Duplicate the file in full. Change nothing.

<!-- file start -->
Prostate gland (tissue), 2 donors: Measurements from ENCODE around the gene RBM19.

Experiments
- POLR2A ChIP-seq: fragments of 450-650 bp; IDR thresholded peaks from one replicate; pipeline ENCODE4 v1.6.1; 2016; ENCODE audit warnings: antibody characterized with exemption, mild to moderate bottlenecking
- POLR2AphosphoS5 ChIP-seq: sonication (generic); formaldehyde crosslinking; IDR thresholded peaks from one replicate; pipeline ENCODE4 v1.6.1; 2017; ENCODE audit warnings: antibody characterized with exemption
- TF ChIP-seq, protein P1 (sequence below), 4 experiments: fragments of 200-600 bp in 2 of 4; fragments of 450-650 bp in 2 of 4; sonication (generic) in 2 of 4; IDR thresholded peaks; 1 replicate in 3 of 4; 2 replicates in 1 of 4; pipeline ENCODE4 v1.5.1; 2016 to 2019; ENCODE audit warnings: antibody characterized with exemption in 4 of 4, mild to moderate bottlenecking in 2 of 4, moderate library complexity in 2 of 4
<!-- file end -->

Prostate gland (tissue), 2 donors: Measurements from ENCODE around the gene RBM19.

Experiments
- POLR2A ChIP-seq: fragments of 450-650 bp; IDR thresholded peaks from one replicate; pipeline ENCODE4 v1.6.1; 2016; ENCODE audit warnings: antibody characterized with exemption, mild to moderate bottlenecking
- POLR2AphosphoS5 ChIP-seq: sonication (generic); formaldehyde crosslinking; IDR thresholded peaks from one replicate; pipeline ENCODE4 v1.6.1; 2017; ENCODE audit warnings: antibody characterized with exemption
- TF ChIP-seq, protein P1 (sequence below), 4 experiments: fragments of 200-600 bp in 2 of 4; fragments of 450-650 bp in 2 of 4; sonication (generic) in 2 of 4; IDR thresholded peaks; 1 replicate in 3 of 4; 2 replicates in 1 of 4; pipeline ENCODE4 v1.5.1; 2016 to 2019; ENCODE audit warnings: antibody characterized with exemption in 4 of 4, mild to moderate bottlenecking in 2 of 4, moderate library complexity in 2 of 4